My thoughts were the same. Debt re-cycle and re-draw against your PPOR. Buy more and build asset base and income.

    Assuming of coarse you have no other non-deductable debt.

    Blacky
     
  5. HUGH72

    HUGH72 Well-Known Member

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    Once the ppor is offset or paid off put the excess funds in the IP#2 offset as your partner has the lower marginal tax rate.
     
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  6. Jayy

    Jayy Member

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    Hey guys, also a long time reader of both forums, but first time poster.

    I've been wondering the same; when is it time to pay down debts? Once you are happy with the income generated from the properties? If you keep redrawing and buying more, sure that's great but when can can you see the positive cash flow?
     
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  7. D.T.

    D.T. Adelaide Property Manager Business Member

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    A couple different ways
    - Sell off a couple. Eg buy 10, sell off 2 to leave with 8, the reduction in debt from selling those 2 (since they've all gone up since you bought them)
    - Keep debt as IO and if you bought well, should edge towards being positive cashflow anyway over time
    - Redraw and invest in commercial property or dividend paying shares which pay over and above what your repayments are anyway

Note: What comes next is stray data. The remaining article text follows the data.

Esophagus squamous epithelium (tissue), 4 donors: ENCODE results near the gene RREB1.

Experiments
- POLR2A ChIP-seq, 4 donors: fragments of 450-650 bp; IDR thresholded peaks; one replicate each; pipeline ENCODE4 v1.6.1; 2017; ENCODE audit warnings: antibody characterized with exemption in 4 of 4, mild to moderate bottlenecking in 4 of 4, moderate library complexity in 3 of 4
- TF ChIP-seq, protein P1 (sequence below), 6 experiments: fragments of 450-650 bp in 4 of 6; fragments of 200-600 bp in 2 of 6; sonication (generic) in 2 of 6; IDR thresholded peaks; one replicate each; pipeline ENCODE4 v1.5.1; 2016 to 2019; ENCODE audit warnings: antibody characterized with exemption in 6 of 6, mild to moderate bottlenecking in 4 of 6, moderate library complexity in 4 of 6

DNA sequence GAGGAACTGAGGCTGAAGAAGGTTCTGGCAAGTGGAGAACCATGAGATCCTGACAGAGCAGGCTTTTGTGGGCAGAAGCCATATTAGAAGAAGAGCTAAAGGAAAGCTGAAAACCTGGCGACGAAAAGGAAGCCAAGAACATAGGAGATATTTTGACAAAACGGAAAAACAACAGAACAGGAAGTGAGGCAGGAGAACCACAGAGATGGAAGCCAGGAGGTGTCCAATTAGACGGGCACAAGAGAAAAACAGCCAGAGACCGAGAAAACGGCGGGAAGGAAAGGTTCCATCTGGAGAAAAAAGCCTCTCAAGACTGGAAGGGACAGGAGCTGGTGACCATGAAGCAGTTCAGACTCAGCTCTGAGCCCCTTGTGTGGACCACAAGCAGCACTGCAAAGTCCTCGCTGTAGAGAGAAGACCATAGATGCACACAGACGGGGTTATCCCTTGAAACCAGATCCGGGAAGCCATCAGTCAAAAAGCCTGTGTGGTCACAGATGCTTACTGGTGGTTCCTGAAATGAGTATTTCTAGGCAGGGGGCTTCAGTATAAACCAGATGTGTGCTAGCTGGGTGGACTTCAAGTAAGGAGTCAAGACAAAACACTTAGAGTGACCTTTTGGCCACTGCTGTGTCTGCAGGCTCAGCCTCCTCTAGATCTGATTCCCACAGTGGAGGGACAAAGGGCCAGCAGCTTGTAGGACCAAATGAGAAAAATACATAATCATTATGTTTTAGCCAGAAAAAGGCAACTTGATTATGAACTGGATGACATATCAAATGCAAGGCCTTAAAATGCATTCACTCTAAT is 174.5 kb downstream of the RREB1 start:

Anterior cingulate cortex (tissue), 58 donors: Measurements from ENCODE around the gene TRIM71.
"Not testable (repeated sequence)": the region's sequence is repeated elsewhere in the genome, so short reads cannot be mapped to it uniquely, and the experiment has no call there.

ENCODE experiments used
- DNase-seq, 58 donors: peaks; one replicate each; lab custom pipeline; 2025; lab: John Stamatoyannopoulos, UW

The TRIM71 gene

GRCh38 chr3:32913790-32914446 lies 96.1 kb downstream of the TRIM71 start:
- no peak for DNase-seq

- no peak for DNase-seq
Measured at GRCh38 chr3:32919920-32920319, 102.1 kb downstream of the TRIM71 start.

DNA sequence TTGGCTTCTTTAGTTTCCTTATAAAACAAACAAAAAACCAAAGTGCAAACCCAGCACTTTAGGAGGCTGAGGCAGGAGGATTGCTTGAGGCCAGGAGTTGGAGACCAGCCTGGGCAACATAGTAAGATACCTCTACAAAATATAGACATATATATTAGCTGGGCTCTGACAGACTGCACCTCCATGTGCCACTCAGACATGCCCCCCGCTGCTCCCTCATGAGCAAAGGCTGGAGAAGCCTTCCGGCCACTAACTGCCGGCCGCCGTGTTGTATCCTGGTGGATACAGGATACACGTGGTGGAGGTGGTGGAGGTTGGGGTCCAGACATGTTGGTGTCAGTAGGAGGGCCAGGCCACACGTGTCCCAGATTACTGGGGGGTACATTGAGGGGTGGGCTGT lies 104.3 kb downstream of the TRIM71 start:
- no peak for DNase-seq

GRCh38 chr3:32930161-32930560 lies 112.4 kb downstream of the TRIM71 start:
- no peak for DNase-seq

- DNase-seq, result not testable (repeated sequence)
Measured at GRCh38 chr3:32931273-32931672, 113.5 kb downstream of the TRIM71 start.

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  8. SaiMan23

    SaiMan23 Member

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    This seems to be a common idea - why then not just invest in commercial property from the outset?
     
  9. D.T.

    D.T. Adelaide Property Manager Business Member

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    Likely don't have enough equity/deposit to get something nice. Residential property is pretty good at generating that equity.

    Also because of lending serviceability. ie, you can fill up on resi and then buy commercial, but not vice versa.
     
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  10. Jayy

    Jayy Member

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    With rent increases over time, if the increase can cover PI payments is it ever worthwhile to do this?
     
  11. Corey Batt

    Corey Batt Finance Strategist Business Plus Member